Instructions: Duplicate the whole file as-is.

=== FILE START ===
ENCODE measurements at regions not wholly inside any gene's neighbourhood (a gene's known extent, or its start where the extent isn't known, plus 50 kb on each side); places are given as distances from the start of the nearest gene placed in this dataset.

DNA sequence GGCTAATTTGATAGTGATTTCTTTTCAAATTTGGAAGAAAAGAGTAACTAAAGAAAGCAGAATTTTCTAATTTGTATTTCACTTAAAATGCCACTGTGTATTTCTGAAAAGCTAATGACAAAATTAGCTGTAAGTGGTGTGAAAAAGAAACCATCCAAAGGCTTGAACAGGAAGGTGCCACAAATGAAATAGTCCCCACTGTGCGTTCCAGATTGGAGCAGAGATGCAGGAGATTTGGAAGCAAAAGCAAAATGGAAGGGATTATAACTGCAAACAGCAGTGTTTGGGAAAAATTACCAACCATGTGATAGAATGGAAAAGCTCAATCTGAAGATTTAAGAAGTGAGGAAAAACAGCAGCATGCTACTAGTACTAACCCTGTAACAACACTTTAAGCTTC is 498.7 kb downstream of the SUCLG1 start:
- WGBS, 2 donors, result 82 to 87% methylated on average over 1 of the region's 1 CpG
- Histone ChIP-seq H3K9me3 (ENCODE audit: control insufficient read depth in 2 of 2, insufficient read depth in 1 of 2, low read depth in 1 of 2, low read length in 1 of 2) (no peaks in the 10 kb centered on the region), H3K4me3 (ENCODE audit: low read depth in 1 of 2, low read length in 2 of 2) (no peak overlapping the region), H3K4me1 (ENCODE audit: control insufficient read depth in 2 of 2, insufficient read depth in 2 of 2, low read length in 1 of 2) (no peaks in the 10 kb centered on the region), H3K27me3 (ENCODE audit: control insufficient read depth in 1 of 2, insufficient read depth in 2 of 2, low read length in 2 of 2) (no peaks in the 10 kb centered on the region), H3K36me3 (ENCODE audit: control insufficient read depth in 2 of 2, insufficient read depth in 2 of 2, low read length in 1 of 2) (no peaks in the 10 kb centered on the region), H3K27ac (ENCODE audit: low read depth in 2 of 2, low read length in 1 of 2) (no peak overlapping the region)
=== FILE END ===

ENCODE measurements at regions not wholly inside any gene's neighbourhood (a gene's known extent, or its start where the extent isn't known, plus 50 kb on each side); places are given as distances from the start of the nearest gene placed in this dataset.

DNA sequence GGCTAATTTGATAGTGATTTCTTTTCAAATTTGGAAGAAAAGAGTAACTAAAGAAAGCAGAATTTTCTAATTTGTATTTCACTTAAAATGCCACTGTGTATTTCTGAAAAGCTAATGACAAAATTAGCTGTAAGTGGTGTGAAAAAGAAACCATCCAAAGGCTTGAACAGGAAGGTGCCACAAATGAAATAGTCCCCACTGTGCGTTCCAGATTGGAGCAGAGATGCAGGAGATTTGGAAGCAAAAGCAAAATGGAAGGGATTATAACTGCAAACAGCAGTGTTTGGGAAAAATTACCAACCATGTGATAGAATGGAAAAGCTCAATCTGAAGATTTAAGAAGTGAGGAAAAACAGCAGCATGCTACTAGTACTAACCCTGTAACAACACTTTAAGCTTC is 498.7 kb downstream of the SUCLG1 start:
- WGBS, 2 donors, result 82 to 87% methylated on average over 1 of the region's 1 CpG
- Histone ChIP-seq H3K9me3 (ENCODE audit: control insufficient read depth in 2 of 2, insufficient read depth in 1 of 2, low read depth in 1 of 2, low read length in 1 of 2) (no peaks in the 10 kb centered on the region), H3K4me3 (ENCODE audit: low read depth in 1 of 2, low read length in 2 of 2) (no peak overlapping the region), H3K4me1 (ENCODE audit: control insufficient read depth in 2 of 2, insufficient read depth in 2 of 2, low read length in 1 of 2) (no peaks in the 10 kb centered on the region), H3K27me3 (ENCODE audit: control insufficient read depth in 1 of 2, insufficient read depth in 2 of 2, low read length in 2 of 2) (no peaks in the 10 kb centered on the region), H3K36me3 (ENCODE audit: control insufficient read depth in 2 of 2, insufficient read depth in 2 of 2, low read length in 1 of 2) (no peaks in the 10 kb centered on the region), H3K27ac (ENCODE audit: low read depth in 2 of 2, low read length in 1 of 2) (no peak overlapping the region)